Tanker company Scorpio has said it has still not realised its complete earning potential, and, in their first quarter turnover report, has put forward its new eco ship designs as its “ace in the hole”, claiming that they will be the biggest earners for the company.
This all comes on the back of a profitable quarter for the tanker producers, bringing in a profit of $6.6 million.
The Future of the Company
The Chief Operating Officer of Scorpio, Cameron Mackey, claimed that the company’s earning potential has not yet “shown its true colours”, as a large proportion of its total equity is still locked up in the shipyards, though the company is still turning a more than reasonable profit.
He said that this was an encouraging sign for Scorpio, especially with the new eco ships on the horizon – they will be both “younger” and “fitter”, and will be much easier to break even on.
38 of Scorpio’s new designs are already on order, with deliveries due to be fulfilled over the summer, and they have a number of different options for extra vessels. Though eco ships have come under fire lately for being unable to reach their promised benefits, Mackey has asserted that the advantages of these eco ships can be seen already, in real life rather than on paper.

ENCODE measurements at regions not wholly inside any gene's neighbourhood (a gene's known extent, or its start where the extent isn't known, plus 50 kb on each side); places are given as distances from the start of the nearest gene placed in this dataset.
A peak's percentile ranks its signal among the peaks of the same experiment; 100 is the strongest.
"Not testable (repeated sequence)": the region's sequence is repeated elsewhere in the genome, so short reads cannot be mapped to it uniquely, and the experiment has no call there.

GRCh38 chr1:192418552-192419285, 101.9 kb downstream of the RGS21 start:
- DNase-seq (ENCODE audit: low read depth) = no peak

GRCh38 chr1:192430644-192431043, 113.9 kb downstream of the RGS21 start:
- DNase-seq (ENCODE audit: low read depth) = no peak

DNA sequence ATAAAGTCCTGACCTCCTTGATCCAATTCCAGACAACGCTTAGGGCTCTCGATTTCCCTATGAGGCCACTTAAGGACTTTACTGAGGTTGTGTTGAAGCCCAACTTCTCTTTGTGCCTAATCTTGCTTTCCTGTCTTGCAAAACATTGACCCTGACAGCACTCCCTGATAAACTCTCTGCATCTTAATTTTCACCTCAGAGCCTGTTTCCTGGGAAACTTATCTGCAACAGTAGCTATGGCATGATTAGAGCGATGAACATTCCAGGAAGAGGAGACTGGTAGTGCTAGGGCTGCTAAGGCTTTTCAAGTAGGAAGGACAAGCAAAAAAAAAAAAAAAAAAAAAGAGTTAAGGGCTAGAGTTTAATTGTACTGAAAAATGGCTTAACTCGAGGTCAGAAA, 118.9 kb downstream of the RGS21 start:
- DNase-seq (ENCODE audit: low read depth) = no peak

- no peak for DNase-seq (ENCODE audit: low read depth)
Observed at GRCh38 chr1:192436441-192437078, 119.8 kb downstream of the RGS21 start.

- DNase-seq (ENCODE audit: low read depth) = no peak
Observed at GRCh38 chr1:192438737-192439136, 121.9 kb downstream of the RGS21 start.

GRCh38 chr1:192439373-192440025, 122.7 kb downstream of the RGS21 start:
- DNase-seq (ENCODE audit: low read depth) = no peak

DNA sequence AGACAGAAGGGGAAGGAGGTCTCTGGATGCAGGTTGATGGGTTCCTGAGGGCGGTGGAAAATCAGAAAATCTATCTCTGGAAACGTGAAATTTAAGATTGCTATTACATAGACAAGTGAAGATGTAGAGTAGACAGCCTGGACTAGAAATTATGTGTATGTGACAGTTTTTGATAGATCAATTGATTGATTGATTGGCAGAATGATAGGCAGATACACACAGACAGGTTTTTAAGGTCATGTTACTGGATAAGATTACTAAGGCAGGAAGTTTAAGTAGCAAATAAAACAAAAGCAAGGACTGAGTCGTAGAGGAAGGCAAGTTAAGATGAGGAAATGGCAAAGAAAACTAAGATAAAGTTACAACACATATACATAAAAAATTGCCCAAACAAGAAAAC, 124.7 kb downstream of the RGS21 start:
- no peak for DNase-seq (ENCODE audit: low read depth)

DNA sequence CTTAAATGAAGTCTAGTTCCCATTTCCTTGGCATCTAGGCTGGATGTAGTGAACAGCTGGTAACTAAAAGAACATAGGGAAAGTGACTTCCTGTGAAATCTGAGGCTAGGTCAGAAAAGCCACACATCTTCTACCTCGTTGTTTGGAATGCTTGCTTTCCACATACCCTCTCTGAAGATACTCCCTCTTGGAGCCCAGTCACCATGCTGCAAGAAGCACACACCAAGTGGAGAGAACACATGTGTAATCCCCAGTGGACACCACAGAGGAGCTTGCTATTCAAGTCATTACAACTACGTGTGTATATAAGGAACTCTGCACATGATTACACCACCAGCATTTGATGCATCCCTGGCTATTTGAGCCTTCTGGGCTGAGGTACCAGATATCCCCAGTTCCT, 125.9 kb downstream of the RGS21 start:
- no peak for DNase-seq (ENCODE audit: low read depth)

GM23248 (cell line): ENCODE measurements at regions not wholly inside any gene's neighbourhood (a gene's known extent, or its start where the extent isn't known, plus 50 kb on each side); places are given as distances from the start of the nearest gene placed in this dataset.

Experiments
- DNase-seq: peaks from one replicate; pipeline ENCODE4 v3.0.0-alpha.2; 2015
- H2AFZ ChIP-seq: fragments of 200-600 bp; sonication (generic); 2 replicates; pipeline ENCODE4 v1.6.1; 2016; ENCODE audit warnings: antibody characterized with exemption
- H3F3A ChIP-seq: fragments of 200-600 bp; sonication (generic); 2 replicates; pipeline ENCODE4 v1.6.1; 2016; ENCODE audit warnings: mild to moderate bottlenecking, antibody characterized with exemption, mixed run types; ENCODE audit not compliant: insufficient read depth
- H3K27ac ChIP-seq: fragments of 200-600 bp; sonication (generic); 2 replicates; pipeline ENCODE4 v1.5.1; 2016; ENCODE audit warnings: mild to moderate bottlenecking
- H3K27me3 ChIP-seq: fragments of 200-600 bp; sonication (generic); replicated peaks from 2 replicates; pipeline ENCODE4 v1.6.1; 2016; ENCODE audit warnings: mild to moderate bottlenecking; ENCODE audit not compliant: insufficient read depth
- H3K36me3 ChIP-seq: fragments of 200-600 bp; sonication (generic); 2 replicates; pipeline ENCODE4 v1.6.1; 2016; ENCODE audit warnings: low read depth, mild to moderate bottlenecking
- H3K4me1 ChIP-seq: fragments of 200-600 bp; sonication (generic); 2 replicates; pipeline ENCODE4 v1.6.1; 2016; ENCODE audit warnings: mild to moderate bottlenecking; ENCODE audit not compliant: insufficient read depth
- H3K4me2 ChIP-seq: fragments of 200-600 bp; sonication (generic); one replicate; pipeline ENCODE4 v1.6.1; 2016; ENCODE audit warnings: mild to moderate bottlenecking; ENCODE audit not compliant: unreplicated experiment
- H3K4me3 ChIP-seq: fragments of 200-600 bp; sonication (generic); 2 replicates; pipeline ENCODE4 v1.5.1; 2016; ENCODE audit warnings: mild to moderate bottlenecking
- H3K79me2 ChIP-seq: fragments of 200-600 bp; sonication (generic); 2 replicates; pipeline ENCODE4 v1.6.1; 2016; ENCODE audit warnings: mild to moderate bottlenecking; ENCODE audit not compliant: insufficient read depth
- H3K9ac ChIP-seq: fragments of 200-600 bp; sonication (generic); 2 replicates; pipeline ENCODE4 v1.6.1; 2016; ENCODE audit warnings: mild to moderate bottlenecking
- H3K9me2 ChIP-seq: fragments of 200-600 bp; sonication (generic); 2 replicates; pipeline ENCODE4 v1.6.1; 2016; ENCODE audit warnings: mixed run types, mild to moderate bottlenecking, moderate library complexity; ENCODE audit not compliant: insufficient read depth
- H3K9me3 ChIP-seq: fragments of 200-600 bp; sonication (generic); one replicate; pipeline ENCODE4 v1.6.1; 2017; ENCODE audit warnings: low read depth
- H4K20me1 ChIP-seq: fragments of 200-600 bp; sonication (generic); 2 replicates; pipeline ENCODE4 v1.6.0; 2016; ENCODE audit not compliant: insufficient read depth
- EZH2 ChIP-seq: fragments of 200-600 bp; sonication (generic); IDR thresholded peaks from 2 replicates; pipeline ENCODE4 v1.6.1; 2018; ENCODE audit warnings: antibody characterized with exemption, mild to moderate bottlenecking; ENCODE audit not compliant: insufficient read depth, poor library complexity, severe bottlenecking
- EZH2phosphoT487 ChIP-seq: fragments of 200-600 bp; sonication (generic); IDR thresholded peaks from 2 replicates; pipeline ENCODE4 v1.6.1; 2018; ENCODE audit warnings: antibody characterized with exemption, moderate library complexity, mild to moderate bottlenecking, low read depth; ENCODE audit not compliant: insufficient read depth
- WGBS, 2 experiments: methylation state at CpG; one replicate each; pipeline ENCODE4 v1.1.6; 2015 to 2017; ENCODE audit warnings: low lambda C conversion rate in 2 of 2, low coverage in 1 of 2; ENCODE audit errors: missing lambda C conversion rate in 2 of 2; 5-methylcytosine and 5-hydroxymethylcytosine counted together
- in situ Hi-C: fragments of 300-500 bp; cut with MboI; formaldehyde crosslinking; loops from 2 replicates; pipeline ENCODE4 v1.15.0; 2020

The Current Ships of Scorpio
Mackey went on to say that the company already owns and operates a number of eco ships, and that five of them, built just last year, have already been earning more than the other ships – they beat eleven of Scorpio’s other medium range vessels by almost $4000 a day.
The Chief Operating Officer made sure to assert that all of the fuel consumption data were verified by more than one third party as well as independent surveying; this included the weather conditions the vessels were subjected to and the quality of the fuel used.
What Does the Future Hold for the Shipping Industry?
Scorpio, like a number of other marine suppliers, has predicted that the bunker market will undergo a fairly drastic transformation in the coming months and years, especially as heavy fuel oil (HFO) is set to become scarcer.
HFO is already being seen as a somewhat unattractive product by oil refiners, as any profit margins are relatively low, and as limits on sulphur emissions continue to get lower, we will only see the continuing decrease in HFO usage.
For Scorpio, this can only be seen as a good thing – as they are already well into the eco ship trade, they seem to have a fairly sizeable leg up on the competition. Their environmentally friendly ships will only become more and more popular as HFO rises in prices and falls in availability.
And with the “green deal initiative” in full swing, ecologically responsible options have become the popular choice, and not just for monetary reasons. The future of the marine industry would seem to lie in eco ships.